Constructionists argue that toys should be in gender neutral arrangements so children can choose which toys they want to play with. Watson feels that the current marketing of toys is limiting the girls and boys from showing interest in things beyond what is marketed to them and limiting their play potential. According to Watson children feel pressured to play with the toys marketed in their gender,

“If you are a girl, your aspirations should be to play at elegance, nurture a baby doll, and practice cooking and cleaning. If you are a boy, you are to aspire to a persona of power. You are to build physically, train and excel.”

Constructionists want to get rid of the girl and boy categories with toys so children can choose their interest without the pressure to conform to the traditional gender roles.

When it comes to categorizing toys by gender, the essentialist support the separating the toys because children naturally have those preferences due to hormones they were exposed to in early development. While the constructionists argue that separating the toys put pressure on children to conform to the traditional gender roles instead of their own interests.


When it comes to solving the issue of whether people should continue teaching traditional gender roles or if they should modify them, the first step should be spreading awareness of the issue. Watson stated he didn’t even notice the gender essentialism playing out in the toy categories at stores until it was pointed out to him.

“I really could not believe what I was seeing in front of me in this store that I had visited dozens of times before. I felt guilty for having participated in this cultural child programing. But to be honest, when I was there with my sons, I was in defense mode against a constant barrage of the “gimmes,” and it took all of my willpower and focus to keep them in control, to the point I was blind to the propaganda all around me.”

If parents are aware of the traditional gender roles being pushed in everyday society they could teach their children that they don’t have to follow in them if they don’t want to. One way to help raise awareness of these issues are to post them to social media. For example, the Target story at the beginning stated with the action of a mother snapping a picture of a sign that said Legos and girl Legos in Target (Sleczkowski). After that the picture went viral, Target decided to act on it by changing their toy section to be gender neutral.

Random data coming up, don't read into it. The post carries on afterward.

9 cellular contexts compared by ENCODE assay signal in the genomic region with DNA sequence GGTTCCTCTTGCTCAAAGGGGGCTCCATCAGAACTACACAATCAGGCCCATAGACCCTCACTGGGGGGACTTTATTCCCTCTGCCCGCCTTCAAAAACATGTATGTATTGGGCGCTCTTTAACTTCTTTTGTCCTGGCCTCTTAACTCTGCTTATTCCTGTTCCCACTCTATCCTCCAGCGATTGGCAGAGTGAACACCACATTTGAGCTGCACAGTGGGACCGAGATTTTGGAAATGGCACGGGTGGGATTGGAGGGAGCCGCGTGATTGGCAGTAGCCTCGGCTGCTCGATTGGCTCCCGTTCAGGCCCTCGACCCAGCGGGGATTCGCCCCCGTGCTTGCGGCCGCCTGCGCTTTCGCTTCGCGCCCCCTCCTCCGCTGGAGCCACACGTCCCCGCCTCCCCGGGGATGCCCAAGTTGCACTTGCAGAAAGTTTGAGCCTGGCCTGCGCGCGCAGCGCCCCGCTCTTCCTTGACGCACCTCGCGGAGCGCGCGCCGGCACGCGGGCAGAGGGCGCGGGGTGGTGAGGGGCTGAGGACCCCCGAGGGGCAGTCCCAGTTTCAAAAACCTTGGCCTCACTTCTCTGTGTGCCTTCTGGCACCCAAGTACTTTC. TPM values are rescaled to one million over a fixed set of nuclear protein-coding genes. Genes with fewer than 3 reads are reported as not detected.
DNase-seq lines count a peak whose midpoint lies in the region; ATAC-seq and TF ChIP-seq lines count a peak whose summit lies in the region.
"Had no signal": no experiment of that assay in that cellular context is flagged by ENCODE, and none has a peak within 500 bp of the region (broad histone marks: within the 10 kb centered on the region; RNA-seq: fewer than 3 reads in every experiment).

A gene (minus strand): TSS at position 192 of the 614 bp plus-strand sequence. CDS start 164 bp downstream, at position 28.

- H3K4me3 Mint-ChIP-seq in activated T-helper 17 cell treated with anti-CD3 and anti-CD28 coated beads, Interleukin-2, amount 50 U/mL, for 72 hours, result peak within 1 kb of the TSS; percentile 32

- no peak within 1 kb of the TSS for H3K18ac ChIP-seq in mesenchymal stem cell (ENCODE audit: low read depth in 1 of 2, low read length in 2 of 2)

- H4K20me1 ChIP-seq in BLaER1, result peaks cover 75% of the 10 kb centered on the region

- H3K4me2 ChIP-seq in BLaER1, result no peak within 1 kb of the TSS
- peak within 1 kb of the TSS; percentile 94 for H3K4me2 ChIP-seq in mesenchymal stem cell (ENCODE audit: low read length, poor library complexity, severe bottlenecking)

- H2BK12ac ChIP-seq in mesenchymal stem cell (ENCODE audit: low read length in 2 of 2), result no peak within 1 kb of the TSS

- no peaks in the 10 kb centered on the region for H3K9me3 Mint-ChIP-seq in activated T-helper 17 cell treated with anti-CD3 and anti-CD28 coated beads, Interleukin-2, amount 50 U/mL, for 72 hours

The key thing to help encourage children break out of traditional gender roles is for parents to step in since they have the most influence on children’s norms. According to Capretto’s psychologist source, Tsabary,

“It’s up to us as a society and especially as parents to change the dynamic between men and women. We cannot wait for the next feminist movement.”

Capretto said parents need to more proactive in teaching their children as well as provide a sense of safely as they explore different masculine and feminine elements to find their own role in society. Therefore as each generation goes forward the traditional gender roles get more and more blurred until they evolve into something more equal for society to live by.

Pros and Cons

Having parents be the ones to teach their children to overlook the traditional gender roles would be best because having someone else do it could potential upset parents depending on their methods. Also, if parents teach their children to explore their different elements of masculinity and feminism they also making themselves a safe person for their child. Therefore, if their child ever has problems they have someone close to them they can go to for help.

Although having just parents teach their children about gender roles opens up the issue of parents teaching kids all different versions of gender roles which could be chaotic in a way. This is because gender roles keep society functioning with set norms and expectations, so they would probably need to be standardized at some point. Also having gender roles evolve a little more each generation until equality is reached could take a long time.